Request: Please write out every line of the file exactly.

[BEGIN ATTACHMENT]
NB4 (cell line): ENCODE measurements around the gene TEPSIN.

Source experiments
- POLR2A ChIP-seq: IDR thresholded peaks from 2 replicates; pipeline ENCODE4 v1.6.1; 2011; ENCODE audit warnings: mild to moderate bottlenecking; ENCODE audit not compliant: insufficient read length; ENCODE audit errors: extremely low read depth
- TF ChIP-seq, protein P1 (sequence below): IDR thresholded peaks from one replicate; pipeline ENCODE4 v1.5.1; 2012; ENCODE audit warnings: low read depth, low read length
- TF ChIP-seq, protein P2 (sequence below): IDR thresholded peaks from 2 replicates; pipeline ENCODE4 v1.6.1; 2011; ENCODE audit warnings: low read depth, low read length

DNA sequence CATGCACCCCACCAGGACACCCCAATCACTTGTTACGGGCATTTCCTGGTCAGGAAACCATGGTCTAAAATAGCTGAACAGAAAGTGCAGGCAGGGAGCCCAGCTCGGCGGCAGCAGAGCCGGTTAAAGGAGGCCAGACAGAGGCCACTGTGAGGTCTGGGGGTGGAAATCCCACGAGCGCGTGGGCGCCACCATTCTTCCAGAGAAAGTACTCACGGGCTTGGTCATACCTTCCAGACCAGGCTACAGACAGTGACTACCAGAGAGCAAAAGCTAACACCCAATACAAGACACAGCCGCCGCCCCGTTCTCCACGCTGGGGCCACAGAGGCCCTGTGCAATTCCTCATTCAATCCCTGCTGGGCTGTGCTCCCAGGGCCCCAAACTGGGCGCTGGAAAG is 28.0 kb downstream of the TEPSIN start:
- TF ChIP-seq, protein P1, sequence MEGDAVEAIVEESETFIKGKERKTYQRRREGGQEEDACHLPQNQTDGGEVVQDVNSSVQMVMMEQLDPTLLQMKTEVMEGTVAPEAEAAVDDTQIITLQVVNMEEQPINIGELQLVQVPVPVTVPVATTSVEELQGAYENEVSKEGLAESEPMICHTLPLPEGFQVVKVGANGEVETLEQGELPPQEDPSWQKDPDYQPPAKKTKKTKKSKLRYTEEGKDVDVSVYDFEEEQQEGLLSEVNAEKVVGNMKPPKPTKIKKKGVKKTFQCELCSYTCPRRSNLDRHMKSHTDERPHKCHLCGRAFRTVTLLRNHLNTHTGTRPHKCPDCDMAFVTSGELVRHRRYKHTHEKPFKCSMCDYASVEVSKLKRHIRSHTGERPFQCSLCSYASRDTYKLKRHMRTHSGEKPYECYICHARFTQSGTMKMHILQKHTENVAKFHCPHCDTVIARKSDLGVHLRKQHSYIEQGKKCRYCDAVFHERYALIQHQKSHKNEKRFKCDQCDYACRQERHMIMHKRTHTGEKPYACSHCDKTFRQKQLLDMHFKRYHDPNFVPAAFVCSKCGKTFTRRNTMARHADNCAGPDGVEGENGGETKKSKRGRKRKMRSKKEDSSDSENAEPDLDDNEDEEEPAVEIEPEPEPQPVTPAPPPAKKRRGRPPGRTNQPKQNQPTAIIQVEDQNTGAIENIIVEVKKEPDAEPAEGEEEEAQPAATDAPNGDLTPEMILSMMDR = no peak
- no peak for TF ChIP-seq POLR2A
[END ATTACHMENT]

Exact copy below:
NB4 (cell line): ENCODE measurements around the gene TEPSIN.

Source experiments
- POLR2A ChIP-seq: IDR thresholded peaks from 2 replicates; pipeline ENCODE4 v1.6.1; 2011; ENCODE audit warnings: mild to moderate bottlenecking; ENCODE audit not compliant: insufficient read length; ENCODE audit errors: extremely low read depth
- TF ChIP-seq, protein P1 (sequence below): IDR thresholded peaks from one replicate; pipeline ENCODE4 v1.5.1; 2012; ENCODE audit warnings: low read depth, low read length
- TF ChIP-seq, protein P2 (sequence below): IDR thresholded peaks from 2 replicates; pipeline ENCODE4 v1.6.1; 2011; ENCODE audit warnings: low read depth, low read length

DNA sequence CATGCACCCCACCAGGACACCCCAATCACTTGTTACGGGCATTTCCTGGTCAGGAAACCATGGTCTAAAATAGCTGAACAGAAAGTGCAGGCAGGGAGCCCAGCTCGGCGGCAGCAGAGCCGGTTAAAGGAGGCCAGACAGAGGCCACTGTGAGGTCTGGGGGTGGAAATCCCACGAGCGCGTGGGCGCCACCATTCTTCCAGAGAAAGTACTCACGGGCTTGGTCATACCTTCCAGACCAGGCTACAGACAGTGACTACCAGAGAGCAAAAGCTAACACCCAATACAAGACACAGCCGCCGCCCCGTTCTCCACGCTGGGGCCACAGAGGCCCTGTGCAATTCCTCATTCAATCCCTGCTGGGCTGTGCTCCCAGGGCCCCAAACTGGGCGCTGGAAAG is 28.0 kb downstream of the TEPSIN start:
- TF ChIP-seq, protein P1, sequence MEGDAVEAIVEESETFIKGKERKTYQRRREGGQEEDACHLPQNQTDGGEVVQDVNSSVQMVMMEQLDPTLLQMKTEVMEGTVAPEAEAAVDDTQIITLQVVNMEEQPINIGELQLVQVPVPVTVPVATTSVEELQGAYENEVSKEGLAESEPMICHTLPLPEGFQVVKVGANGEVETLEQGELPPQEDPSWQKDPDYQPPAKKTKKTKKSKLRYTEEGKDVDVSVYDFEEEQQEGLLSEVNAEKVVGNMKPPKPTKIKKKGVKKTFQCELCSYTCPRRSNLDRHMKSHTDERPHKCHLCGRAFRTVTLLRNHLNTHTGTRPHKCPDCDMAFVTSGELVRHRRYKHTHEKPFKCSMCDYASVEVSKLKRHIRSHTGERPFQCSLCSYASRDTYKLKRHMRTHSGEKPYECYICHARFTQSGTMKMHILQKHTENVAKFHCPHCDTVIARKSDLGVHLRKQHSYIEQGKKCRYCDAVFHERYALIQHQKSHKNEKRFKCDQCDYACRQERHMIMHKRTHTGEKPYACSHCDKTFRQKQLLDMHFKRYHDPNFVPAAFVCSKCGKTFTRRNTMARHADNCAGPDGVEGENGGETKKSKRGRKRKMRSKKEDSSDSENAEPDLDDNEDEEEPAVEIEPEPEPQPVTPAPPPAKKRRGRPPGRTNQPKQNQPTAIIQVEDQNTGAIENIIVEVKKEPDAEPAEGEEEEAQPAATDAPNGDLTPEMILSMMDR = no peak
- no peak for TF ChIP-seq POLR2A